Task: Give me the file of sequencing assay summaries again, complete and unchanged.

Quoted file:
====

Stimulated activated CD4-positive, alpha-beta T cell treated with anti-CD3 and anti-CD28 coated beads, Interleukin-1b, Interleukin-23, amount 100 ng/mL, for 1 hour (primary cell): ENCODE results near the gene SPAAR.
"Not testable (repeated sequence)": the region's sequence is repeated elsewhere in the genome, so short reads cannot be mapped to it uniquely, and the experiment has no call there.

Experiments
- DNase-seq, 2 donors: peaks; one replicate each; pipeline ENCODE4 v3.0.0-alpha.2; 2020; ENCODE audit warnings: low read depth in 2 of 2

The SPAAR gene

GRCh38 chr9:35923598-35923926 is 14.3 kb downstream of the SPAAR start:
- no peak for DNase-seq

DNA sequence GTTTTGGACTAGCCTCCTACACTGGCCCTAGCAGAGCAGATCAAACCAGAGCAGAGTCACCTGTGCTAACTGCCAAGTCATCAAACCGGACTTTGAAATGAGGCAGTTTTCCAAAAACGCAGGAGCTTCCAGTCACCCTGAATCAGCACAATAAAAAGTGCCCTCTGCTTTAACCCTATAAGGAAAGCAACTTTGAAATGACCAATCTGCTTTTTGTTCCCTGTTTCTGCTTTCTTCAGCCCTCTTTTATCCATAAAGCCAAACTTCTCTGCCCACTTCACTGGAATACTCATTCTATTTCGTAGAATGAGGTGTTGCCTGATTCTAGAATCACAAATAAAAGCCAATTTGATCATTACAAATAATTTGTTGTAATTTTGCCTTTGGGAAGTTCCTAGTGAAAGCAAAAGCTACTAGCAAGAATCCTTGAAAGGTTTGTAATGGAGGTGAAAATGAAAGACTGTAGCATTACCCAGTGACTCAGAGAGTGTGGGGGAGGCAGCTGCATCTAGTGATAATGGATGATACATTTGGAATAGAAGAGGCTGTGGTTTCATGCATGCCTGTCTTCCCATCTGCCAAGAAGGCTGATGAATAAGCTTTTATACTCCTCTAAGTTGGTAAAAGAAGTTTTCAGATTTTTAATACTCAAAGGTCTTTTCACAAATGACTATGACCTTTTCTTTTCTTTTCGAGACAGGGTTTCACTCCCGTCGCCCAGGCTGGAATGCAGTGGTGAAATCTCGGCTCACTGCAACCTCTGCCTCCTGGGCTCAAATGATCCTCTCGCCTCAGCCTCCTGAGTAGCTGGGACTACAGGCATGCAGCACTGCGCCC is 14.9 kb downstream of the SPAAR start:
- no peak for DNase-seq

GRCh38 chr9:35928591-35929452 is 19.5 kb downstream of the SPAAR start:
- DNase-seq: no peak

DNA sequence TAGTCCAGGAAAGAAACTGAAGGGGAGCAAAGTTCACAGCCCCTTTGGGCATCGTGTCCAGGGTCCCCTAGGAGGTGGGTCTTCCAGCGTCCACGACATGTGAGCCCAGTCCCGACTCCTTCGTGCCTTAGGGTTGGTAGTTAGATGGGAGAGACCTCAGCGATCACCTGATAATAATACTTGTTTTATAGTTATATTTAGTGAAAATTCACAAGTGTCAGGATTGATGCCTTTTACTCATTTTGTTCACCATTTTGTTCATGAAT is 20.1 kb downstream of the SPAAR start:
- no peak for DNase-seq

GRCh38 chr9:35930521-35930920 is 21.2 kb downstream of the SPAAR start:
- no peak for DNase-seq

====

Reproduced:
Stimulated activated CD4-positive, alpha-beta T cell treated with anti-CD3 and anti-CD28 coated beads, Interleukin-1b, Interleukin-23, amount 100 ng/mL, for 1 hour (primary cell): ENCODE results near the gene SPAAR.
"Not testable (repeated sequence)": the region's sequence is repeated elsewhere in the genome, so short reads cannot be mapped to it uniquely, and the experiment has no call there.

Experiments
- DNase-seq, 2 donors: peaks; one replicate each; pipeline ENCODE4 v3.0.0-alpha.2; 2020; ENCODE audit warnings: low read depth in 2 of 2

The SPAAR gene

GRCh38 chr9:35923598-35923926 is 14.3 kb downstream of the SPAAR start:
- no peak for DNase-seq

DNA sequence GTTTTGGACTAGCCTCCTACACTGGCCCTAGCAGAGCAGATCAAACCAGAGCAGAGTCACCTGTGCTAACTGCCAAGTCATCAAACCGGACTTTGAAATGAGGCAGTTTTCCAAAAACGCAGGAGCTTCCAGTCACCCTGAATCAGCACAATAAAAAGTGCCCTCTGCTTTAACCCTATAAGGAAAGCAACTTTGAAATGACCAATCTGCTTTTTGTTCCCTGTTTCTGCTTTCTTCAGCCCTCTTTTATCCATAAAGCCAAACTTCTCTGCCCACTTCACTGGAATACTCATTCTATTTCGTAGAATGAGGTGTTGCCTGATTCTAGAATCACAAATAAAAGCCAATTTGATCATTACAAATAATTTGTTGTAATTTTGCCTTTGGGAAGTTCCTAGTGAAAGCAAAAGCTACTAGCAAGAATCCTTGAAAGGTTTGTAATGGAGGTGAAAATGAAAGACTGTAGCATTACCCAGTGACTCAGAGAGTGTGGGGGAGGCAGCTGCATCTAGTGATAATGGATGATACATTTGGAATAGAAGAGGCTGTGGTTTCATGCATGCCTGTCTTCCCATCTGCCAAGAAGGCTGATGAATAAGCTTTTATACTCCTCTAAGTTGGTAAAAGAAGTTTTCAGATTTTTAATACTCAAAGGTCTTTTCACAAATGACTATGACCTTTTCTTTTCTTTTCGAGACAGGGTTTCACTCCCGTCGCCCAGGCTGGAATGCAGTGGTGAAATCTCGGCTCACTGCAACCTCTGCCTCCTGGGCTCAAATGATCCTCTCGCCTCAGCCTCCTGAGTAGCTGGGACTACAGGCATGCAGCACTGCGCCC is 14.9 kb downstream of the SPAAR start:
- no peak for DNase-seq

GRCh38 chr9:35928591-35929452 is 19.5 kb downstream of the SPAAR start:
- DNase-seq: no peak

DNA sequence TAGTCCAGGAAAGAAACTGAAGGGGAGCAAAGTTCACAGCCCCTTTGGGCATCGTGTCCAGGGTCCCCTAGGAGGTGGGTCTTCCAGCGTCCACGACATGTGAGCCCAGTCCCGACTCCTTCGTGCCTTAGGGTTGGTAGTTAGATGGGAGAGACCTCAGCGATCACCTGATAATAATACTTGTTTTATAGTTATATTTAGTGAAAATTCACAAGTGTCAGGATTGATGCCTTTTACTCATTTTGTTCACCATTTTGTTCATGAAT is 20.1 kb downstream of the SPAAR start:
- no peak for DNase-seq

GRCh38 chr9:35930521-35930920 is 21.2 kb downstream of the SPAAR start:
- no peak for DNase-seq